We use two natural field experiments and surveys to identify character elements, and test whether these traits can be used to predict the likelihood of loan default. In the first experiment we identify subjects with high psychosomatic moral costs by observing their reactions when a bank error is made in their favor. In the second experiment we identify subjects that were less naïve about their own ability to meet future commitments. We found that both individuals with higher moral costs and individuals who were the least naïve displayed lower default rates than other groups. We also explore the relationship between qualitative survey-based social capital measures and loan default. We find that survey-based social capital measures are not predictive of loan default for these individual loans, contrary to the results from a prior study -with group loans. Lastly, we examine whether more general personality index measures predict default, and we find that they do not. Overall, the lessons present evidence of moral hazard in microentrepreneurial credit markets to the extent that they reflect choice by the borrower about whether to repay. They also show the potential for adverse selection insofar as these personality measures are typically unobservable to the lender.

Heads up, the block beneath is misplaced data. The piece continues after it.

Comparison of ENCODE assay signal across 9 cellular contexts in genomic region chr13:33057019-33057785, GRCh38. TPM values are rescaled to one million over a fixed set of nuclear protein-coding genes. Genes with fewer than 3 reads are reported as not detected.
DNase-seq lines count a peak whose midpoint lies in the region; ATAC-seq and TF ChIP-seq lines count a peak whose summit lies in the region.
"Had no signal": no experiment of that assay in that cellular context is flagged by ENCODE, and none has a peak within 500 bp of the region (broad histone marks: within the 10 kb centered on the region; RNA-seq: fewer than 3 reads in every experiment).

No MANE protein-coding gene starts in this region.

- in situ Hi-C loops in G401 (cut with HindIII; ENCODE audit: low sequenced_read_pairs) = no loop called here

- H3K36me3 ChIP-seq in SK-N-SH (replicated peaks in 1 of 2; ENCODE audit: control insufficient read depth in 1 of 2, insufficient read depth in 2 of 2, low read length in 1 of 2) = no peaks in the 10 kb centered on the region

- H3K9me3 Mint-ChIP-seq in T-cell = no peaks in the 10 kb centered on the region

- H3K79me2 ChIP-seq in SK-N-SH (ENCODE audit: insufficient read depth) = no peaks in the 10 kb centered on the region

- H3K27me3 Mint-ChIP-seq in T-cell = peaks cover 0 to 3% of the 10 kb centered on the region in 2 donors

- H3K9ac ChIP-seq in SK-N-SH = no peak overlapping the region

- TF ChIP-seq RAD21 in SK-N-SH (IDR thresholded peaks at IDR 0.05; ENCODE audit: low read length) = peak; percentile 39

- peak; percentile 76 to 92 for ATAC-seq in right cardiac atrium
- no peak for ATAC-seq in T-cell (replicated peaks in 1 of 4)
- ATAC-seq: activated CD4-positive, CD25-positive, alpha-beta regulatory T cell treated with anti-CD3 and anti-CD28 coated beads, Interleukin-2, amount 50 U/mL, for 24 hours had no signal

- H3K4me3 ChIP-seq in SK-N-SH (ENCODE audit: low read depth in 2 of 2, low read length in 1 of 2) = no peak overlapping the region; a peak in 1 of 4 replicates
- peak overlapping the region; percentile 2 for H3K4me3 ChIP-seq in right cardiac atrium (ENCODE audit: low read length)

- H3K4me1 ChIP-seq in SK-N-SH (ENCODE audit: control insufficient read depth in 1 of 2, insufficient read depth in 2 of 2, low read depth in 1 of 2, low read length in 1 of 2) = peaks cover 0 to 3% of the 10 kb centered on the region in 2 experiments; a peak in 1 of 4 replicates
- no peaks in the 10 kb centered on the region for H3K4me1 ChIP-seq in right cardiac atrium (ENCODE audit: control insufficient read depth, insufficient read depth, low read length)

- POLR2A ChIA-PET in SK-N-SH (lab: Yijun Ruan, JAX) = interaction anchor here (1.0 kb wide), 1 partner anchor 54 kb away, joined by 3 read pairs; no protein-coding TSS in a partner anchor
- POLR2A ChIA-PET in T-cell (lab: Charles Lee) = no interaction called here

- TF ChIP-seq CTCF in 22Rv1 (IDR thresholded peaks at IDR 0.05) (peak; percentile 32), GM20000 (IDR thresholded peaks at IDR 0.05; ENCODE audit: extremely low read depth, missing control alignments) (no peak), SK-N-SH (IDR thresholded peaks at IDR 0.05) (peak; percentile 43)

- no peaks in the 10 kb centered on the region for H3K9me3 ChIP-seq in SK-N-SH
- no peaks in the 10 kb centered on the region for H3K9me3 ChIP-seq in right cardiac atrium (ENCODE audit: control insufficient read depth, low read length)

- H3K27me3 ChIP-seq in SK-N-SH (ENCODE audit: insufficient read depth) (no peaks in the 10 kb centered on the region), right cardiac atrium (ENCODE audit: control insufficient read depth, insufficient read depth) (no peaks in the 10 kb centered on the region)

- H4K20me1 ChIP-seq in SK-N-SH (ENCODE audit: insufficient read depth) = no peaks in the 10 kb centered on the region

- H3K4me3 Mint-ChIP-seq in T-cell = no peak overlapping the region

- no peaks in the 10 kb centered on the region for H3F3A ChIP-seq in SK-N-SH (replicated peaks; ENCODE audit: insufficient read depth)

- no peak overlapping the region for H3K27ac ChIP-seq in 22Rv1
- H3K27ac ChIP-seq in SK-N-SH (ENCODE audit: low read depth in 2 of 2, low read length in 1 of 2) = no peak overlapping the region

January 01, 2011